I would not release it without his permission to do so. Anyone interested? Email me. I can ask his permission to get you a copy.

David Kane [email protected]
Kane Engineering Group Inc
and
AIME Association of International Motion Engineers

R

#### Ralphsnyder, Grayg

A winder line that I worked on had 12 motors. One wound up the finished product at the end and the one at the start of the line unwound the feed
stock. Between each of the motors was a tension sensor which would adjust the speed of the upstream motor. Basically, we needed to keep below a certain tension to prevent damaging the product. The winder end motor is where we set the line speed.

Grayg Ralphsnyder

R

#### Richard Norris

Can I suggest you are trying to reinvent the wheel. A eurotherm 590 drive offers excellent support for winding applications. Winder blocks internal mean it is very simple to set up. I would warn of trying to control the speed through a plc as the pid loop time is too slow. One other point is that current limit to control winding does not offer as good a response as using the speed loop.

C

#### Charlie Griswold

As if you have not recieved too much "help" already.

Using a simple mechanical "dancer system" would allow your motor speed to be independent of spool diameter. Proper tension in the material could be
maintained as well. You would use two sensors: 1) start (or speed up) motor 2) stop (or slow down) motor. You sense when the slack in your material is running out (1), and when the slack in your material has reached the most allowable (2).

The system can be as simple as draping the material over a guide rod, hanging under its own weight. Two capacitance, or optic, sensors are used to sense material high/lows.

Slightly more complicated dancer systems use three, or more, idler wheels. One, or more, of the idlers is spring, or gravity loaded to keep tension on the material. Hall effect inductance sensors are then used to register the high/low position of the traveling idler.

D

#### Dave Kane

Oops, Typo. Session at winding expo is October 30
Web site for the expo is www.coilwinding.org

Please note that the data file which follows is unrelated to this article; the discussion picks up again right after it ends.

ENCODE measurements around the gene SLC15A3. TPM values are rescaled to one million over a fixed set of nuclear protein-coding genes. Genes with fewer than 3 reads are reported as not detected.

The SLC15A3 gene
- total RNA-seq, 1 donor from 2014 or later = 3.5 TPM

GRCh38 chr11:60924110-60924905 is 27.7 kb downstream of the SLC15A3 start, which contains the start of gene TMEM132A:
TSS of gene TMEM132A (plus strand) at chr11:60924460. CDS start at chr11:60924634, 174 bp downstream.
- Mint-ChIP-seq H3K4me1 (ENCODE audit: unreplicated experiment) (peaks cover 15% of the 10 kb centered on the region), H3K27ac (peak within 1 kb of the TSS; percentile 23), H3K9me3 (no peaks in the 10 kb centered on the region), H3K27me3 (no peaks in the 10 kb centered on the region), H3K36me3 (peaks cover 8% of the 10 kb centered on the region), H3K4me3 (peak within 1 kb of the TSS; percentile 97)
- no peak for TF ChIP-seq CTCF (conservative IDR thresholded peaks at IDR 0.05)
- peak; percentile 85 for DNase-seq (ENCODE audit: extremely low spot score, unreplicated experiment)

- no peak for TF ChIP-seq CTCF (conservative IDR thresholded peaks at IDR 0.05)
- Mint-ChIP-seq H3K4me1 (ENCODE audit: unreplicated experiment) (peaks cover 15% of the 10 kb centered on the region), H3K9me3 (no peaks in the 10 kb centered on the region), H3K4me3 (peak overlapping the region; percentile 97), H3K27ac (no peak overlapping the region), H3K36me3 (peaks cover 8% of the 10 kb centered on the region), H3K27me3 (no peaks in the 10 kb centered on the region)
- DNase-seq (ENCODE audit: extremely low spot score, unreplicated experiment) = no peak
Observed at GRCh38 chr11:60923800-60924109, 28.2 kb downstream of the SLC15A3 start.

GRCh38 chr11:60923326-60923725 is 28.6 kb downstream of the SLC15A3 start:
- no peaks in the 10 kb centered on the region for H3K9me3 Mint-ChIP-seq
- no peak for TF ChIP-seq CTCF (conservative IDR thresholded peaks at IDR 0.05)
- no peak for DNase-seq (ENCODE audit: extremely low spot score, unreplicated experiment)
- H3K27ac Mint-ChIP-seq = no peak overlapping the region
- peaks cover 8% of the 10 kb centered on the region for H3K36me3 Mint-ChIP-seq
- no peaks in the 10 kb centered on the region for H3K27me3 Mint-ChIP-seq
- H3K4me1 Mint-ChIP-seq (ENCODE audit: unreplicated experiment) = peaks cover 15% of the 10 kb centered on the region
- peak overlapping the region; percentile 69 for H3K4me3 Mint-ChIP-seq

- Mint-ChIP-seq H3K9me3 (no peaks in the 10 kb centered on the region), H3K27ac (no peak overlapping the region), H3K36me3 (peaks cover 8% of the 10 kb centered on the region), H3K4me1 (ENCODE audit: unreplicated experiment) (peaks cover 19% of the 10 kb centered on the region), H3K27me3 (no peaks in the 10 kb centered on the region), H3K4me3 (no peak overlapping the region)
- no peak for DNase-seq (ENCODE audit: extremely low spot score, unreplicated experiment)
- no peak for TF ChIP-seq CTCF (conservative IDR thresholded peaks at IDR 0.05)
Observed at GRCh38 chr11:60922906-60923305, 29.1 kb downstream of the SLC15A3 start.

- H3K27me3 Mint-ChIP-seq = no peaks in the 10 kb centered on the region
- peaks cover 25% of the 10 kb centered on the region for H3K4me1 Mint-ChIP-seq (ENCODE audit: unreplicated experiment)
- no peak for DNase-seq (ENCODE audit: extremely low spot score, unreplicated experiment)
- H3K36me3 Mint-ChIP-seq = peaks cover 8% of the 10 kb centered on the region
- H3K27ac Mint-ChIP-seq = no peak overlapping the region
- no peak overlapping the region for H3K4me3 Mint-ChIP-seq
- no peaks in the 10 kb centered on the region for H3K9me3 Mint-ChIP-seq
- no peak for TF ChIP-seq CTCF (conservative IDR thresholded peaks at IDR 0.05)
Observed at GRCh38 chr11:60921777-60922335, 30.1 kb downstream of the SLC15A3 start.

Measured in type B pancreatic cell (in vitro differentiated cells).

Dave Kane

K

#### Ken Brown

Richard,

When did torque loop (typically 300 Hz in a decent AC Drive - including Eurotherm) ever get less responsive than closing a velocity loop
(typically 10 - 20 Hz in a decent AC drive)?

Ken

R

#### Richard Norris

Although I understood the topic to be dc drives I still maintain that a speed loop gives better control. This can be seen when trying to splice a new roll on an unwind. The torque control is harder to set the speed on a range of roll sizes. The real achievements in winding comes from the tension applied by the dancer and the taper ( in a rewind). The drive in these cases only serves to keep the dancer central therefore maintaining the tension. Another point that can be overlooked is the layon roller (rewind) and its effects.

D

#### David Kane

Speed control will provide better control (directly into the drive)

Torque / current command directly into the drive is generally not the best way to control a winder. Consider the roll inertia. As the roll builds up, the inertia changes substantially.

In a velocity loop the accel/decel is under control. In a torque loop accel/decel is a function of roll diameter, due to inertia change.

If tension control is desired, control the tension is as a function of position, where position/time=velocity. This takes us right back to velocity control.

For this purpose some winders will either have a sensor for roll diameter or calculate diameter by other means.

Now if we are talking nip rolls, that is a different story .

Dave Kane
[email protected]

K

#### Ken Brown

Hi Richard,

My intention was not to criticize the application of a velocity loop for a rewinder as much as it was to clarify what you said vs what you meant.
As far as rewinding aluminum sheet (I believe that is how this thread got started) the best solution has a lot more to do with what type of